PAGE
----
Sources of Capital: Personal

In continuation of our look at different sources of capital, we will focus on the most immediate and easy-to-obtain source (if you have it, that is) of working capital for your business: your own personal funds.

Whether you have a savings account to dip into or you borrow from friends or family, coming up with your own sources of capital, or “bootstrapping”, offers a variety of benefits. In most cases, it will offer you greater flexibility in how you run your business since you won’t have an investor group to report to. Also, by not going to outside investors, you are able to maintain 100% ownership in your company which will pay off when your business becomes profitable. If you seek venture capital for your business in the early, high-risk stage of your company, you are going to have very little leverage in negotiations, which will likely require you to give up a disproportionate ownership percentage for the capital contributed.

Another consequence of bootstrapping is that it forces you to be more committed to the success of your business and to run the business as efficiently as possible. Since less cash is available, you will be less likely to make risky investments that may not pay off, such as overspending on advertising when your product is in pre-production. Having to scrap for every dollar will give you prime motivation to avoid unnecessary expenditures.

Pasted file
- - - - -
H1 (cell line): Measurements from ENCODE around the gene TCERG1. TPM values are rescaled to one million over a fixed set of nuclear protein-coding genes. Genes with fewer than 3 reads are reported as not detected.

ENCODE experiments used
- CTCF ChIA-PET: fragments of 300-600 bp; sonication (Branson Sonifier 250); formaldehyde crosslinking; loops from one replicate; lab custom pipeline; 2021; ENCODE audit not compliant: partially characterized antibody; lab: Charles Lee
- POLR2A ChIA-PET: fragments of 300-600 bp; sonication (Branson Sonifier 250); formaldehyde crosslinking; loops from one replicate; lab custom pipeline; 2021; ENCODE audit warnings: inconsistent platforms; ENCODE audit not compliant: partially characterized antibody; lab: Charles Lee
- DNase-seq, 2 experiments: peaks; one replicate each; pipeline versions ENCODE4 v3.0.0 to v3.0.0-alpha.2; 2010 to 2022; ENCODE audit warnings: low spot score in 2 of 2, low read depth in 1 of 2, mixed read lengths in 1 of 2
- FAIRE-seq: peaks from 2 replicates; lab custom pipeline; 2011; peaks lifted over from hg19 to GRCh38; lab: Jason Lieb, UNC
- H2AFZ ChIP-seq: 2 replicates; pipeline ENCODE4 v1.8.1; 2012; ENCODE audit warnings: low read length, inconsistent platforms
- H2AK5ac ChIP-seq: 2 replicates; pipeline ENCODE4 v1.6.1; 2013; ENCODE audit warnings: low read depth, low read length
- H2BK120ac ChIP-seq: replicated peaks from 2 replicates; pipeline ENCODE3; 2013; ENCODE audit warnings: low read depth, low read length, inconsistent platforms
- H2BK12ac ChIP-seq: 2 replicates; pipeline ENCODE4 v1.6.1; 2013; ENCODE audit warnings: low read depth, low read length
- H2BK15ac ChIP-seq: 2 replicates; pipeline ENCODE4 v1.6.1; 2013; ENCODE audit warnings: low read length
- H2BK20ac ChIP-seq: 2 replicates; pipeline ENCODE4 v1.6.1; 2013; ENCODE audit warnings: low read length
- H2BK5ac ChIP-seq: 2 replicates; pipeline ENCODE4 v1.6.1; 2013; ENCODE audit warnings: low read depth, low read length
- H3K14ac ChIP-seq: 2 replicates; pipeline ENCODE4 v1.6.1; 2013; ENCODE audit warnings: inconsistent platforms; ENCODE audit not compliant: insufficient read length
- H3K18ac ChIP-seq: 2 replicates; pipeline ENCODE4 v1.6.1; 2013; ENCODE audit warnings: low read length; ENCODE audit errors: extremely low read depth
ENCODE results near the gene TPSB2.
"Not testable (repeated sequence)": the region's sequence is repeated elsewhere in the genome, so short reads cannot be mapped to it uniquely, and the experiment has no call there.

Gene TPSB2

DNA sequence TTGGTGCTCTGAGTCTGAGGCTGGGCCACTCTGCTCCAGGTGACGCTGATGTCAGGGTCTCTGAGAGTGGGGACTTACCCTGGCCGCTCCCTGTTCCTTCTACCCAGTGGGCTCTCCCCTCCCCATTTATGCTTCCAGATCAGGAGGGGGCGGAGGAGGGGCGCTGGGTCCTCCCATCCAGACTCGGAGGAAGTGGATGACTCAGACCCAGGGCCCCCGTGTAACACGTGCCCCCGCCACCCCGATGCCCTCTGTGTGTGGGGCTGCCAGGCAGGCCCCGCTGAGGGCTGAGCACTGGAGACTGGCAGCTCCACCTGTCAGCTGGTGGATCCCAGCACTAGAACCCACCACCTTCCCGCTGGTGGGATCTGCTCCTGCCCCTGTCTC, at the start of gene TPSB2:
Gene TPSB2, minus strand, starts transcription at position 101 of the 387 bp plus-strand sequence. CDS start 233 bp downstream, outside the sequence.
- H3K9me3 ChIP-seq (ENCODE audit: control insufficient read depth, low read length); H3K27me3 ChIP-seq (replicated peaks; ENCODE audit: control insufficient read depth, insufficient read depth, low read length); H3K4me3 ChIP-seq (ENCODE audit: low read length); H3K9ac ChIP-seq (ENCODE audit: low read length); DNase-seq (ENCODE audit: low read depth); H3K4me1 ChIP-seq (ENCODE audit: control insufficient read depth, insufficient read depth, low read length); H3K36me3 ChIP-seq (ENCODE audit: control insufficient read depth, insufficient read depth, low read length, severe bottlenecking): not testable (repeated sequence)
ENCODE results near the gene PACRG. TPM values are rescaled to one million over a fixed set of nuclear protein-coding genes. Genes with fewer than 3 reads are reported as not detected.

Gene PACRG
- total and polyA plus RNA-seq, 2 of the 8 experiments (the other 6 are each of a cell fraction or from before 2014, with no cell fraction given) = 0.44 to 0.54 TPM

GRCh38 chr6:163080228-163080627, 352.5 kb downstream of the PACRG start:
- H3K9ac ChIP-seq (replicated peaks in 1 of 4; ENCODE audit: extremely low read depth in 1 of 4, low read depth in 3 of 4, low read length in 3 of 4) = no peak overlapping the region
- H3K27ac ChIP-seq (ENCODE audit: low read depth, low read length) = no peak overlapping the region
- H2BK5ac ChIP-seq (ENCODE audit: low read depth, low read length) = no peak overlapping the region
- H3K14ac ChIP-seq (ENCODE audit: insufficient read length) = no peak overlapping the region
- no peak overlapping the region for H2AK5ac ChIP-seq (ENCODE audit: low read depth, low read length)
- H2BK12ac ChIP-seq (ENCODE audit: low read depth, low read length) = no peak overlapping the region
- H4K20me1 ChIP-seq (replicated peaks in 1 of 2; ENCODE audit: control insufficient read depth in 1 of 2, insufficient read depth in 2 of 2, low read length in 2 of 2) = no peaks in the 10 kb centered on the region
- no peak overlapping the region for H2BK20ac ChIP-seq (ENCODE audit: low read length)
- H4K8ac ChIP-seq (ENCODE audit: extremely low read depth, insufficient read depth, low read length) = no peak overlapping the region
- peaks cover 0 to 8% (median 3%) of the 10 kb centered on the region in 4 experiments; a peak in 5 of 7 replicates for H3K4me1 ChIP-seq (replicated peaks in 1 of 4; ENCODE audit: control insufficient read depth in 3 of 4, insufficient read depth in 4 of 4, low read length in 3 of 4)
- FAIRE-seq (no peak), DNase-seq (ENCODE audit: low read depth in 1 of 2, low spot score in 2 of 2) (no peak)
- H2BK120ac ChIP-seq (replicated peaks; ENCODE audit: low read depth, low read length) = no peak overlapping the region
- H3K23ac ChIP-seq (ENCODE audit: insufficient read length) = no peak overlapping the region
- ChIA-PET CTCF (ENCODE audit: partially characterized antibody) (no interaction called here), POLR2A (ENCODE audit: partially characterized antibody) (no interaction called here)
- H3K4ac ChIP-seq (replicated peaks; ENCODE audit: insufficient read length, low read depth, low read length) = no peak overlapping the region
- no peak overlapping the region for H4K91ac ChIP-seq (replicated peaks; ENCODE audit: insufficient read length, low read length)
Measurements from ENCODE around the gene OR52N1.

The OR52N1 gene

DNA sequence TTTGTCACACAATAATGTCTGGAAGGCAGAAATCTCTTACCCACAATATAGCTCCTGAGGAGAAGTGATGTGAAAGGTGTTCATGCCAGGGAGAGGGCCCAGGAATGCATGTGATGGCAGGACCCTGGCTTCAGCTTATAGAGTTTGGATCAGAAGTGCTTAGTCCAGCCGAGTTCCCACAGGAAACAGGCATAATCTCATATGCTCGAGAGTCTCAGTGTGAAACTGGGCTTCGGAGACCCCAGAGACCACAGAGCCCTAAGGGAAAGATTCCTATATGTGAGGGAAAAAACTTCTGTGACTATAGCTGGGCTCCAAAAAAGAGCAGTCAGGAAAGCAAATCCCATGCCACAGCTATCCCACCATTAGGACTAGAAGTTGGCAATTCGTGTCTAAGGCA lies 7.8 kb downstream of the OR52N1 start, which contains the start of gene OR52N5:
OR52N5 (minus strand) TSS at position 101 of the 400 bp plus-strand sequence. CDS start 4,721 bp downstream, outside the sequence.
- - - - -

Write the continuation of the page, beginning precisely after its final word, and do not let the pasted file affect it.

Of course there is always a potential downside to shouldering 100% of the risk of your company’s success and staking your life’s savings in it. It’s a classic risk/reward scenario, and the question is how much risk you can stomach.


About the Author 
Tim Peters is a consultant with Morrison, working primarily in our Business & Accounting Advisory practice. To get in touch with Tim, please find contact information for Morrison here.

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